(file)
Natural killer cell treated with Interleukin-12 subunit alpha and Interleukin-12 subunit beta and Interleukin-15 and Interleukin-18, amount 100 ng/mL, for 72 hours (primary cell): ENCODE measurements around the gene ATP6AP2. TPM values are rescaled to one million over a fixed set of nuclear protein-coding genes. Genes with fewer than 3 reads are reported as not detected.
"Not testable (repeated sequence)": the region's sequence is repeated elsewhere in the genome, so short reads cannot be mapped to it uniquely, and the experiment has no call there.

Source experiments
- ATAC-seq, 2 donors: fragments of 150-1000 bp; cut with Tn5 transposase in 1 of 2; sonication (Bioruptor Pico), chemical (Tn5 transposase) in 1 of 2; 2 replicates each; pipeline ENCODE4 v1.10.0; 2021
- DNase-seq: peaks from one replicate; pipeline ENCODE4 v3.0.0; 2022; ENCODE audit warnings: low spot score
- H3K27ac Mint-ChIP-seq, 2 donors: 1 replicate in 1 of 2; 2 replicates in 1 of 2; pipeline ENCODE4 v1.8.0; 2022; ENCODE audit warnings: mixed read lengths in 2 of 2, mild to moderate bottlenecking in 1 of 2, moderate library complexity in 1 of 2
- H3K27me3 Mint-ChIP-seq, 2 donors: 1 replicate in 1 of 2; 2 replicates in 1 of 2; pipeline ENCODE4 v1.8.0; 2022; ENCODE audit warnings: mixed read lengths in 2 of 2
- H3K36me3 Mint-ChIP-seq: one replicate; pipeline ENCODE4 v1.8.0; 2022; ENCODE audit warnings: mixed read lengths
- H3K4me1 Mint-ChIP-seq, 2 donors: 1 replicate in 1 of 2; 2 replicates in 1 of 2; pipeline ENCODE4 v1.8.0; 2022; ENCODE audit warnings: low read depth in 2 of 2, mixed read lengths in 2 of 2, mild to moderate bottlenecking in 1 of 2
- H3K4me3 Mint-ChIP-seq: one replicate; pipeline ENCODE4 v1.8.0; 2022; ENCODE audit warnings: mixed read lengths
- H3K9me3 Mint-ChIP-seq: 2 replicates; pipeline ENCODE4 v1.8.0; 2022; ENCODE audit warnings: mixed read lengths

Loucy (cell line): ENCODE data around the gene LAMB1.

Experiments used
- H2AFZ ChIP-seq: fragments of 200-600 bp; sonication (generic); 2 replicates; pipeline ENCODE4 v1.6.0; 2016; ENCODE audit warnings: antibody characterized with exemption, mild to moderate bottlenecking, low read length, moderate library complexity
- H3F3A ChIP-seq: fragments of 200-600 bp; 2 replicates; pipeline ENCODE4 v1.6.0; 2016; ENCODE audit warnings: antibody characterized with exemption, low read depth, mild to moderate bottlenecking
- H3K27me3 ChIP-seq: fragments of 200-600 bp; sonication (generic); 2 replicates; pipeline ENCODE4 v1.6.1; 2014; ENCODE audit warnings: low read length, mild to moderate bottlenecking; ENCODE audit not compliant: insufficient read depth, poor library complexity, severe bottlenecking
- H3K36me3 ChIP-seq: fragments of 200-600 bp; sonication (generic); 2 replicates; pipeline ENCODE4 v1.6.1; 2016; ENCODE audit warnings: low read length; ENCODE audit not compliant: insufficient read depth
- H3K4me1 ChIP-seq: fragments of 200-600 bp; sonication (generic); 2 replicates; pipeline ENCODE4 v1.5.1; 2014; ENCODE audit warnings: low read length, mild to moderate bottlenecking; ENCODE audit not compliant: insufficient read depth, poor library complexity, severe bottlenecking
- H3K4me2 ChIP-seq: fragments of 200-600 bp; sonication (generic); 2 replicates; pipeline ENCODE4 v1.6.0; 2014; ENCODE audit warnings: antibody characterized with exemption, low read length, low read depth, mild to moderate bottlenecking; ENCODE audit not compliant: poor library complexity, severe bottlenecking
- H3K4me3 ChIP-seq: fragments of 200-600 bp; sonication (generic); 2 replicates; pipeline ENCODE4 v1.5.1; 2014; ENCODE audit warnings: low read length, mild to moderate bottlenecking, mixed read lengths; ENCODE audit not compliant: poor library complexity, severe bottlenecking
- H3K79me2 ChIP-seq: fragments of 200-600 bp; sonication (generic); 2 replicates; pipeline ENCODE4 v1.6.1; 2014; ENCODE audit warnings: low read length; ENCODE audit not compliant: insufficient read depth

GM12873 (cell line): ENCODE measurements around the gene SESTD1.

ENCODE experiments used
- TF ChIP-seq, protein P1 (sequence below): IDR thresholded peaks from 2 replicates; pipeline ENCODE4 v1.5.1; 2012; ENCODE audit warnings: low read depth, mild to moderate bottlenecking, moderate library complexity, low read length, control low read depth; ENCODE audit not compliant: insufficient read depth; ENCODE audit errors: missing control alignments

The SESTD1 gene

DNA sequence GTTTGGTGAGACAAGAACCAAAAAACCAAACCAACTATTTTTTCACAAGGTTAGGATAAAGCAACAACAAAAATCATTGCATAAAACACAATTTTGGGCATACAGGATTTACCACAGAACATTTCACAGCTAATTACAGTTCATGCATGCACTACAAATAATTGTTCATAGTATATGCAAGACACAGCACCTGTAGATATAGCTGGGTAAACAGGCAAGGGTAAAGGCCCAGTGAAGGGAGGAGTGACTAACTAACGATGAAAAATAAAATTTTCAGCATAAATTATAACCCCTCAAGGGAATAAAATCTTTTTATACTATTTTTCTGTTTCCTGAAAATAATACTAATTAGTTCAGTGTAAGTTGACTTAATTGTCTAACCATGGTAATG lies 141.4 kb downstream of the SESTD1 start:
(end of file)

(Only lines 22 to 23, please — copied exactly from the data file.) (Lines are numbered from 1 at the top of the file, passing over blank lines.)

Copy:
GM12873 (cell line): ENCODE measurements around the gene SESTD1.

ENCODE experiments used